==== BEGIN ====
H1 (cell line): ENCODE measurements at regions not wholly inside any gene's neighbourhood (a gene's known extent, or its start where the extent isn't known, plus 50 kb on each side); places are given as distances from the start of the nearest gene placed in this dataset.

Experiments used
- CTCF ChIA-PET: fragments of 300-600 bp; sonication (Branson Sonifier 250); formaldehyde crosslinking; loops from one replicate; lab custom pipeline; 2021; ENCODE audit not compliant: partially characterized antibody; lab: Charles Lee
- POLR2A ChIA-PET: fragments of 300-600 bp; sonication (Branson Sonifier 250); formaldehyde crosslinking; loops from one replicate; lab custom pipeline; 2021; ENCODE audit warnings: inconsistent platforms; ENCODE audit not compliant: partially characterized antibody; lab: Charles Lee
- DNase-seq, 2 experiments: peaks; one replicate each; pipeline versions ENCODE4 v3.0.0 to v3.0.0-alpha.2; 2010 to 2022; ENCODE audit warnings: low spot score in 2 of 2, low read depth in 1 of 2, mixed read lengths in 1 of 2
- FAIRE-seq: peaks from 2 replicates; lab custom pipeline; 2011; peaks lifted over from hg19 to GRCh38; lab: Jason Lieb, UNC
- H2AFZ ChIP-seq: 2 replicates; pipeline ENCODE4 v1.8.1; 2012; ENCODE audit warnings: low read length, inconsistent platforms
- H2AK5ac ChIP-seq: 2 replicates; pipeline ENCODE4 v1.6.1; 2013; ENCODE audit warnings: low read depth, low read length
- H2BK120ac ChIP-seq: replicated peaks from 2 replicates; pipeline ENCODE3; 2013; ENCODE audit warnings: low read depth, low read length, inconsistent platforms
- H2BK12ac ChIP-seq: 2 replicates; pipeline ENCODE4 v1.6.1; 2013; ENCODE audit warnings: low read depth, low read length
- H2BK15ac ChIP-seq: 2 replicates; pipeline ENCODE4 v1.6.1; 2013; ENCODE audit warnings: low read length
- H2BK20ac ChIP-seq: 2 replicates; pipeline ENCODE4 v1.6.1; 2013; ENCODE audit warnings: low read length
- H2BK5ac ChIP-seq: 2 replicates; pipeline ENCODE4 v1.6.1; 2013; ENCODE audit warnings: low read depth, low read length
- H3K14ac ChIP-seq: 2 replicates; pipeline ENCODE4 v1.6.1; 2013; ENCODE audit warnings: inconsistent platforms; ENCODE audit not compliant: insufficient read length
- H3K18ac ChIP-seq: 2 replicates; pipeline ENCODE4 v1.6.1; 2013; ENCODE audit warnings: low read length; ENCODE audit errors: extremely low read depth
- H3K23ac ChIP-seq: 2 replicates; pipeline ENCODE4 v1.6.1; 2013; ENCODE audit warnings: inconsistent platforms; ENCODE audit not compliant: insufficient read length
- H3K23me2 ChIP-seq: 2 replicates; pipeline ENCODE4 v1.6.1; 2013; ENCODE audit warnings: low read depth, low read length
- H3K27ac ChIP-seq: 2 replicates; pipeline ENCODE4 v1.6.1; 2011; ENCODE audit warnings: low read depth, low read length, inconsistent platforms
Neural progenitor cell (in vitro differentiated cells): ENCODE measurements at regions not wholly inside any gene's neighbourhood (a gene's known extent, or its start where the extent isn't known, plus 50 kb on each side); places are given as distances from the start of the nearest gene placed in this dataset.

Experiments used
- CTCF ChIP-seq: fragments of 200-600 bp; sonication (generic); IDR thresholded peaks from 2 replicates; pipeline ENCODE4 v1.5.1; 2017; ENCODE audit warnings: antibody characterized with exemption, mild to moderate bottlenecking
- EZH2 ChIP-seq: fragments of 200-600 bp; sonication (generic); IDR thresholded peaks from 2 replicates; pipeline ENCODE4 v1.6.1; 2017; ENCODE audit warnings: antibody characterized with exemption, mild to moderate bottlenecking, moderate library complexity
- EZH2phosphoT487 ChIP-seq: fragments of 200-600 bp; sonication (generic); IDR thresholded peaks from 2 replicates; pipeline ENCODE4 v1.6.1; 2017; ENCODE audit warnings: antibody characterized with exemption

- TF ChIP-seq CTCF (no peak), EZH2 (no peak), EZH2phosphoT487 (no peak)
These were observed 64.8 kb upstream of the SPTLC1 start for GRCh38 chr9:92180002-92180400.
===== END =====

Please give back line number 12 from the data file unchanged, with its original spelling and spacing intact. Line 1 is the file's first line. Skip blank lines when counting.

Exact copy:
- H2BK20ac ChIP-seq: 2 replicates; pipeline ENCODE4 v1.6.1; 2013; ENCODE audit warnings: low read length